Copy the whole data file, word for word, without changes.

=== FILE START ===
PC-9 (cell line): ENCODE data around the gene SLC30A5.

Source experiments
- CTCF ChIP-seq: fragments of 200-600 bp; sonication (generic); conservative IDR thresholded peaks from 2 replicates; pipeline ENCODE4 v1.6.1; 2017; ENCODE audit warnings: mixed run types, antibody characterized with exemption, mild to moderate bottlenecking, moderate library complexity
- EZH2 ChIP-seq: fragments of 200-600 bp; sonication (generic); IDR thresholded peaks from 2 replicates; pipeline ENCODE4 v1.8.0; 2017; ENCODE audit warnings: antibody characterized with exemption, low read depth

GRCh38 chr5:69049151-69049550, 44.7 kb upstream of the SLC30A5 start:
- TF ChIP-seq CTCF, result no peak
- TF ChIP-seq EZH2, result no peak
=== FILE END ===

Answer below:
PC-9 (cell line): ENCODE data around the gene SLC30A5.

Source experiments
- CTCF ChIP-seq: fragments of 200-600 bp; sonication (generic); conservative IDR thresholded peaks from 2 replicates; pipeline ENCODE4 v1.6.1; 2017; ENCODE audit warnings: mixed run types, antibody characterized with exemption, mild to moderate bottlenecking, moderate library complexity
- EZH2 ChIP-seq: fragments of 200-600 bp; sonication (generic); IDR thresholded peaks from 2 replicates; pipeline ENCODE4 v1.8.0; 2017; ENCODE audit warnings: antibody characterized with exemption, low read depth

GRCh38 chr5:69049151-69049550, 44.7 kb upstream of the SLC30A5 start:
- TF ChIP-seq CTCF, result no peak
- TF ChIP-seq EZH2, result no peak